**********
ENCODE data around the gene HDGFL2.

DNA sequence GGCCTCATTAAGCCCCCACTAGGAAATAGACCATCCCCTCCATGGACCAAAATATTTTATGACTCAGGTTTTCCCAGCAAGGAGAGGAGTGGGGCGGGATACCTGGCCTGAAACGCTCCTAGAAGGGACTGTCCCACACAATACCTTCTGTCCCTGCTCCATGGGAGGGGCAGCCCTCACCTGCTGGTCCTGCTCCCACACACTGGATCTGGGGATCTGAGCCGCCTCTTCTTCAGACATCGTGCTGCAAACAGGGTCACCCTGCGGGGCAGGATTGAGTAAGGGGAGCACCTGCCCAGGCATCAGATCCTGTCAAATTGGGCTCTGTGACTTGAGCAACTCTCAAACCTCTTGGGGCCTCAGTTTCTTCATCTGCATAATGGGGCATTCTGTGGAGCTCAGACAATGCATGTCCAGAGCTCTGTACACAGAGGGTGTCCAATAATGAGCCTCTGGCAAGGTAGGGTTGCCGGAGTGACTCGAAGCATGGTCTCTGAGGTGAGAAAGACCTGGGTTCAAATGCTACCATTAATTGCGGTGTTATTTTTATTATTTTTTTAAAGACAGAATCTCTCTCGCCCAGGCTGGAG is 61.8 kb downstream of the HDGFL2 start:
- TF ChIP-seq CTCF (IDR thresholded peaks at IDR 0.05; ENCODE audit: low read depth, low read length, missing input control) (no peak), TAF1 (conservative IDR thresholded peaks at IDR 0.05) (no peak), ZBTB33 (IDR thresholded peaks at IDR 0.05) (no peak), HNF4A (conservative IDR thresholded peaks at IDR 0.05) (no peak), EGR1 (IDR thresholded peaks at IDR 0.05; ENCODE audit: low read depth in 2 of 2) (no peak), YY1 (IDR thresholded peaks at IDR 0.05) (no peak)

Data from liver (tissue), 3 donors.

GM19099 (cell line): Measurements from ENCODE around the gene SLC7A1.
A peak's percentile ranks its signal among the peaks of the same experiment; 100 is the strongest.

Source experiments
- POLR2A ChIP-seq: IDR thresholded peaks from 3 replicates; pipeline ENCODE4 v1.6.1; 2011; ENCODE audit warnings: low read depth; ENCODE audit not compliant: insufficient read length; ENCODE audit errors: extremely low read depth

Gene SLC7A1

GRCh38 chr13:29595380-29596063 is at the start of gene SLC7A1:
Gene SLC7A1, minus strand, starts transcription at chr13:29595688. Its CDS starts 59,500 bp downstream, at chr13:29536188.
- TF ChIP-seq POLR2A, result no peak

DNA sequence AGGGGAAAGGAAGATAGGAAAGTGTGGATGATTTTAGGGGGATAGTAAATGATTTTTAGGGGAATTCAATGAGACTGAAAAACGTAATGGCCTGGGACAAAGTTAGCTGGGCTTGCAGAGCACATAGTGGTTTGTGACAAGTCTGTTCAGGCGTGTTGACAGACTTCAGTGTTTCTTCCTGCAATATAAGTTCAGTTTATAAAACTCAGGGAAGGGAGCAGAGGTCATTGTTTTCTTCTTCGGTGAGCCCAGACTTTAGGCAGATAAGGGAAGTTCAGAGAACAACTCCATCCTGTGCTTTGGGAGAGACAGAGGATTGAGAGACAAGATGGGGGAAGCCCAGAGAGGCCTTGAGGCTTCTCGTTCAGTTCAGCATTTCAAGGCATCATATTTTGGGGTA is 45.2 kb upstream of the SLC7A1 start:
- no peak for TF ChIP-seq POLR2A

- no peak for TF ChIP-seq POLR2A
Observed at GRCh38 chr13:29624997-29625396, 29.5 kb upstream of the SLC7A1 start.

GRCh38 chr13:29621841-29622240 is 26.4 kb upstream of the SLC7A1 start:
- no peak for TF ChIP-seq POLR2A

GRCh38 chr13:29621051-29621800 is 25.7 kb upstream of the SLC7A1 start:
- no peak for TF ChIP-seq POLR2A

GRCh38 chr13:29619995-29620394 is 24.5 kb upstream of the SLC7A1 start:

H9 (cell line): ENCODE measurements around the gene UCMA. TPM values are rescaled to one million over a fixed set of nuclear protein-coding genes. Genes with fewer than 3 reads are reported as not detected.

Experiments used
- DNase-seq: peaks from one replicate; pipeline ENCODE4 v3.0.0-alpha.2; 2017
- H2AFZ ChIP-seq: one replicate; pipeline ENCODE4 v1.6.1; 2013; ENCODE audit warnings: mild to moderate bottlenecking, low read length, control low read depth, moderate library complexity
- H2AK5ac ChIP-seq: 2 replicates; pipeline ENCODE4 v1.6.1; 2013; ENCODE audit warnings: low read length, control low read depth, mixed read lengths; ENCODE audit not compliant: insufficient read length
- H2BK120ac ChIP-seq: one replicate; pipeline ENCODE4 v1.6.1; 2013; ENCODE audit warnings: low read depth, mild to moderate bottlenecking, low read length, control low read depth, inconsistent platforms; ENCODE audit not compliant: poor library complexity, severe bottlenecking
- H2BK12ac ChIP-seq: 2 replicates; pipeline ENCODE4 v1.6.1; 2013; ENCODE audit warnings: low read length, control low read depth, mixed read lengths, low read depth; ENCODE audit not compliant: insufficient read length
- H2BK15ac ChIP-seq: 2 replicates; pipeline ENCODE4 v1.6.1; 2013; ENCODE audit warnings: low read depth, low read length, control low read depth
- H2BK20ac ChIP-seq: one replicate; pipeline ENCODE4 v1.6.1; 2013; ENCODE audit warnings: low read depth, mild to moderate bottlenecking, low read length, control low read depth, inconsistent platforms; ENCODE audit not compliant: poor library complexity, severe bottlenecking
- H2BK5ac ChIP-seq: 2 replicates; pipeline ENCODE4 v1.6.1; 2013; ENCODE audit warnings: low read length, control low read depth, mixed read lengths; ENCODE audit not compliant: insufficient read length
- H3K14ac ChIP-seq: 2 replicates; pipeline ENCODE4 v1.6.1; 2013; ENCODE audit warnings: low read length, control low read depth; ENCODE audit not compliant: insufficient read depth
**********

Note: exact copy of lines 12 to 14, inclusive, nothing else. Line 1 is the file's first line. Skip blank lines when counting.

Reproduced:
- TF ChIP-seq POLR2A, result no peak

DNA sequence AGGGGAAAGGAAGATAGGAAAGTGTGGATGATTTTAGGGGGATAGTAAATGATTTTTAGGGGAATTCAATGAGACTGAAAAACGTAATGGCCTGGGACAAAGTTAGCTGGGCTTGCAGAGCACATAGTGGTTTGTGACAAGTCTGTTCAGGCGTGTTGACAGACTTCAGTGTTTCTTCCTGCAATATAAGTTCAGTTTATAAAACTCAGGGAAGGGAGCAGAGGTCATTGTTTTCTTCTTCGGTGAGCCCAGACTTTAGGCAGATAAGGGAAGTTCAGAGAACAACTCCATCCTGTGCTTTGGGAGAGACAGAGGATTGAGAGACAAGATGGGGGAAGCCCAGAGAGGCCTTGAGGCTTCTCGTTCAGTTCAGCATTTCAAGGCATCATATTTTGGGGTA is 45.2 kb upstream of the SLC7A1 start:
- no peak for TF ChIP-seq POLR2A